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Posts Tagged ‘e-Commerce’

Online click-n-pick – how the ecosystem changes?

Posted by evolvingwheel on September 26, 2007

I noticed this post in NYTimes tech section while browsing through some regular technology news. I generally try to stay with hardware related articles, but this post suddenly tickled my hibernating brain (for last 1 week!). I could find some elements in there, highlighted distinctly in the MIT Sloan article on innovation [posted on Sep 19]. The NY article presented a relatively young online business pattern where e-customers can order online and then pick up their merchandise from a nearby brick-n-mortar retail store. Walmart has successfully implemented their Site to Store program that astonishingly reached high sales volume over a short period of time. You can find the detail [here]. ExpertRating - Online Certification and Employment Testing

I would like to talk a bit about the process innovation attached with this movement and how the ecosystem adapts and extends to a new shopping behavior. Nowadays, Best Buy, Circuit City, Staples and several other retailers have adopted this new model where people wouldn’t like to wait for the shipping time or pay the shipping cost for a product with comparable price in a retail site. On the other hand, the retail shelves do not have the vast online selection and often cannot support the inventory from the standpoint of storage and other logistic problems. However, this ‘click and pick’ trend just displays a business cycle and a ecosystem dependence that alters amazingly.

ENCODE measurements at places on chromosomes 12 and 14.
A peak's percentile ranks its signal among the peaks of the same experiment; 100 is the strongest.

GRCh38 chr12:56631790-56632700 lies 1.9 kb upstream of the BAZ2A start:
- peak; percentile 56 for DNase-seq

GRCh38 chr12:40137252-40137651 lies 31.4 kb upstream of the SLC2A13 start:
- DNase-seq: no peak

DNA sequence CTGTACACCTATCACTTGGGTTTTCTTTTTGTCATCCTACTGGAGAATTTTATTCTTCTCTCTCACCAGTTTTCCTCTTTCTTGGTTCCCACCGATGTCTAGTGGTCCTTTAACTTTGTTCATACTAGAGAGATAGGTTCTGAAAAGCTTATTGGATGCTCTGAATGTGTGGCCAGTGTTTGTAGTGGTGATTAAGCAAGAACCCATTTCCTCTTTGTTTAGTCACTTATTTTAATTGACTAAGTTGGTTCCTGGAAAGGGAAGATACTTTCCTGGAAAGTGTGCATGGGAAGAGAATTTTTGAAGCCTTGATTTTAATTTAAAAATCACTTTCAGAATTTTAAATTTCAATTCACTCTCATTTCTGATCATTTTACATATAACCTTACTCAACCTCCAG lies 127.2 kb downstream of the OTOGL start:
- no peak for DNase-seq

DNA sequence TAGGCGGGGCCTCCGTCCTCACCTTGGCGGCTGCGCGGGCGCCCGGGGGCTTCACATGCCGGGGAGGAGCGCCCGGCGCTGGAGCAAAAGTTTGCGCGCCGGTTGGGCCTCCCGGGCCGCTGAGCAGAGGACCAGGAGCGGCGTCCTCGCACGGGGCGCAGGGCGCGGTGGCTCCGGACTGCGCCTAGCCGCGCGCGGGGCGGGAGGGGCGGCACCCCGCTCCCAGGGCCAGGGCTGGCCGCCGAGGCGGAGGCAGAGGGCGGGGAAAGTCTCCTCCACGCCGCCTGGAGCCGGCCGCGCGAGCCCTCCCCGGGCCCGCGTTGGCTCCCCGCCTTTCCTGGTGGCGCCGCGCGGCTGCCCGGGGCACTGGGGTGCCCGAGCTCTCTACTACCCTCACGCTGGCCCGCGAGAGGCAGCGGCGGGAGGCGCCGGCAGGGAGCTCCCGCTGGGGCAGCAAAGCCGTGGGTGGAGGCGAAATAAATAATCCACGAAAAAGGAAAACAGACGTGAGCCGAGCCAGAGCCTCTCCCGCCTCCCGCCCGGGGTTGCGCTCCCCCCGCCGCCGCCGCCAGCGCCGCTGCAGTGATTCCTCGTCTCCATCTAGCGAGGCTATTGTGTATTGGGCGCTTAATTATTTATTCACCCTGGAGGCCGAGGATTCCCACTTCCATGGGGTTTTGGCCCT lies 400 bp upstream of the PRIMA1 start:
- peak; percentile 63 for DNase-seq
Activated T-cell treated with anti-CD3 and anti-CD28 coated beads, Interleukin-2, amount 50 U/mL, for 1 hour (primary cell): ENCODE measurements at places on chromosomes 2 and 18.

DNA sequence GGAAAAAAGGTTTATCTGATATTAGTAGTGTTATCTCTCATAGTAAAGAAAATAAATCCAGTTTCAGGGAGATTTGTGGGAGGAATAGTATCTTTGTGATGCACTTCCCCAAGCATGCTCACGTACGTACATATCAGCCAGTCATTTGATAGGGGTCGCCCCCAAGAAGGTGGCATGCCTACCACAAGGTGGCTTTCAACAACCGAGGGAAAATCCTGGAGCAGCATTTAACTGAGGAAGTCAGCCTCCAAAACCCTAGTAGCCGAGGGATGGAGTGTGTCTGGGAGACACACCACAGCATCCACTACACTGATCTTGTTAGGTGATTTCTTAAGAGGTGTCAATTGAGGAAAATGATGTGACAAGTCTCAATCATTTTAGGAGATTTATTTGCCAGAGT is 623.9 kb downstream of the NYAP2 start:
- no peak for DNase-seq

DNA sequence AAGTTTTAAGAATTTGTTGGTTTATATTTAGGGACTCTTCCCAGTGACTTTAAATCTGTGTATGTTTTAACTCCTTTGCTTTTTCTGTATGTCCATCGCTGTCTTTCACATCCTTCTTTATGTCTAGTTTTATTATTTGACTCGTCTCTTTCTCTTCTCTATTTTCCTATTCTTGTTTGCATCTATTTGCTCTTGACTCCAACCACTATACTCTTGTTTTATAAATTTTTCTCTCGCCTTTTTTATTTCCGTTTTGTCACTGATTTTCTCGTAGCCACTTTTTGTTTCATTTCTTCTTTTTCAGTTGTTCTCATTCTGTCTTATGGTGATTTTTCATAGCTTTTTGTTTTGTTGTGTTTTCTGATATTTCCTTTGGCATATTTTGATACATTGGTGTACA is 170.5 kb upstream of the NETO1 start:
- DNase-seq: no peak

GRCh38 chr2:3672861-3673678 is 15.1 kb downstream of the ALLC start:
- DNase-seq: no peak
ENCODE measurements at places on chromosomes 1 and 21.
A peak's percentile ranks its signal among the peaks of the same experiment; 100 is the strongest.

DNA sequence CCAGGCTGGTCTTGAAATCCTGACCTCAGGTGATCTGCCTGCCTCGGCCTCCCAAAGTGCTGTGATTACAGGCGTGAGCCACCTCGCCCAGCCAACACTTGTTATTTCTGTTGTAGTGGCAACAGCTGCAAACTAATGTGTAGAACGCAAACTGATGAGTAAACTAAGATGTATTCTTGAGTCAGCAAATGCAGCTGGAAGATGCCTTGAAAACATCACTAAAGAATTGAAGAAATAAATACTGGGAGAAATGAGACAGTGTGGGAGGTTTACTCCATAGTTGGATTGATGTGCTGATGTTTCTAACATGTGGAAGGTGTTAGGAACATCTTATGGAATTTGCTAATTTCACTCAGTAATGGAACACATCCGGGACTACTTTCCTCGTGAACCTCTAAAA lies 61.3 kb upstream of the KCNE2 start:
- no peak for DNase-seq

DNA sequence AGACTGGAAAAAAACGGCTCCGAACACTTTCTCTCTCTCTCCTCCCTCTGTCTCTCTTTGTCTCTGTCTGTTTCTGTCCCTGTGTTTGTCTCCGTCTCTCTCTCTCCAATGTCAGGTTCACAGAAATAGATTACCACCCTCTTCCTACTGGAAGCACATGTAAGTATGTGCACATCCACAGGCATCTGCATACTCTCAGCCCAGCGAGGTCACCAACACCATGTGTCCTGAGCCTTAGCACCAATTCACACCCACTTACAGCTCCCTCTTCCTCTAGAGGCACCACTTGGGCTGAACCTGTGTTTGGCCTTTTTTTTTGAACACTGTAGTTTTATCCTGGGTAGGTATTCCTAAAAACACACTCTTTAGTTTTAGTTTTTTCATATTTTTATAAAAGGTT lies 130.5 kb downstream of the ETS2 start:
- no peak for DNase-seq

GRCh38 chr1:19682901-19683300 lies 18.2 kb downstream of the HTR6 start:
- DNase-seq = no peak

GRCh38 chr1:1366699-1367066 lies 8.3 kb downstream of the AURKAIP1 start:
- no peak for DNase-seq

1. Let’s talk about shipping. When online business boomed years back, the logistic and delivery companies such as UPS and FEDEX observed a multi fold growth in their revenue. Small to mid ticket shipping became a household norm and the whole delivery dynamic exploded. Now, if click and pick catches up big time and the big giants push it vigorously, there will be a distinct adjustment in the logistic business to accommodate any drop in the projected revenue. An ecosystem adjustment!
  2. Inventory control will be a whole new ballgame. Since storage is often a big issue, replenishing the storage with ordered merchandise (online) will be a challenge. New workflows and logistic ideas will germinate to move the inventory dynamically or adjust the inventory based on forecast analytics.
  3. Will corporate warehouse be de-centralized? Be built at strategic locations?

These are just some of the implications that came to my mind. May be there will be more in the process chain as business comes of age around this concept. The ecosystem dependencies will also bear on any strategic e-commerce plans or tactical implementations. Ideas?


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